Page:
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The Work Behind the Scenes to Protect Polk County’s Natural Assets

Polk County Technical Assessment Group (TAG) posing for photo on trail with trucksMembers of Polk County’s Technical Assessment Group (TAG) recently spent about 12 hours trekking through thousands of acres of land in Lake Wales, Fort Meade and Poinciana. They were exploring properties that Polk County could potentially acquire through the Environmental Lands Program, so they climbed hills, bushwacked on overgrown trails, examined plants and bugs, and took notes and photos.

How does the acquisition process work?
If a landowner expresses an interest in negotiating with Polk County and TAG deems the land a good fit, there are two acquisition options. Both of the following scenarios depend on the seller’s desires:

1. Polk County could pursue an outright purchase.
2. Polk County could buy a conservation easement, allowing the owner to continue using the land but restricting any intense, future development.

What is the Technical Assessment Group?
TAG is made up of volunteers with wildlife, water resources, natural communities, plant identification and forestry backgrounds. As a group of technical experts, TAG’s members rate properties on water resources, natural communities and landscape, plants and animals, human value and management potential.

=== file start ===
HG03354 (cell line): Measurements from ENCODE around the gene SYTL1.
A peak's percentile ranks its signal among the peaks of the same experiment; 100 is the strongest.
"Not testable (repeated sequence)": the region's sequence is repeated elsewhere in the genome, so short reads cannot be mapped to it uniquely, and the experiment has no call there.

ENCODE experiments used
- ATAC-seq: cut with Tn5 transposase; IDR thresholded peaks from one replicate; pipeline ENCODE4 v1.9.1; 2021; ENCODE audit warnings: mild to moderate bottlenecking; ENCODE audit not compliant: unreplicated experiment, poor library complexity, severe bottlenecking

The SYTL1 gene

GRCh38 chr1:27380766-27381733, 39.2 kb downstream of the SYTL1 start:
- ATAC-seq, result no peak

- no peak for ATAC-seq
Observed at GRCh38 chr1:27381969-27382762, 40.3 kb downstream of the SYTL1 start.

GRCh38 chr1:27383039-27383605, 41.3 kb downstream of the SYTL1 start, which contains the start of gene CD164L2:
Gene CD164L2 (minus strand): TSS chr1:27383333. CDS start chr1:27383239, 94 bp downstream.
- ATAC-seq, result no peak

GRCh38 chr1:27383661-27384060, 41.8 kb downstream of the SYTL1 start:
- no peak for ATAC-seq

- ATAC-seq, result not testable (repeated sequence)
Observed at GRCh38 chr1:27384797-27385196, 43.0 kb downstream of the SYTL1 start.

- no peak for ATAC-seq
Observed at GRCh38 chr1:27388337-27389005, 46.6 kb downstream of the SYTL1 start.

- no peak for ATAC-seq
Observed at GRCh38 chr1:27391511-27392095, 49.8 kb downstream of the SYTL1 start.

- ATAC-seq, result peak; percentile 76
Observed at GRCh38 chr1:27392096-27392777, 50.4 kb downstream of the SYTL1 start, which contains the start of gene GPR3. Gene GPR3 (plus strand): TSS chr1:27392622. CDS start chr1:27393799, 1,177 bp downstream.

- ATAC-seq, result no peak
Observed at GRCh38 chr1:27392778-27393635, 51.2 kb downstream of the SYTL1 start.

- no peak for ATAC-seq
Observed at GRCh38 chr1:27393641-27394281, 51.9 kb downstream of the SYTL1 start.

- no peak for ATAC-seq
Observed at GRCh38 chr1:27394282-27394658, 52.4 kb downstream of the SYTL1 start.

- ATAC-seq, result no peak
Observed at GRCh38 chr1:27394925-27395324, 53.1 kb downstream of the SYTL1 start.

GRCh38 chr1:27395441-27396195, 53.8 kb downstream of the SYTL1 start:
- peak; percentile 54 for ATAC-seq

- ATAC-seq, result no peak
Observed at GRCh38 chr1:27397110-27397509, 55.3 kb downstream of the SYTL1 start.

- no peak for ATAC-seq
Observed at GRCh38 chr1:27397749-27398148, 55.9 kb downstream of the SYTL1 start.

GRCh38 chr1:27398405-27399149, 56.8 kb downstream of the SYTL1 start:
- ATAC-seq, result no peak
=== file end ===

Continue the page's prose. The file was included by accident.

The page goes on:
Polk County Technical Assessment Group Members reading documents in camping chairsHow are properties rated, and what happens next?
For example, they count the number of bird species at each site, they look for invasive plants and they consider how the land fits into the wildlife corridor.

At the end of the day, each TAG member grades the land according to very specific guidelines. Polk County’s Conservation Land Acquisition Selection Advisory Committee then reviews the findings and makes a recommendation to the Board of County Commissioners. The Board decides whether or not to pursue acquisition.

Where does the money for acquisitions come from?
Polk County voters approved a ballot referendum in 2022 that created a property tax to fund land conservation for 20 years.

A similar program, which concluded in 2015, led to the acquisition of the Circle B Bar Reserve. Formerly a cattle ranch, the county and the Southwest Florida Water Management District purchased and restored its wetlands. It is now a world-renowned bird-watching site.

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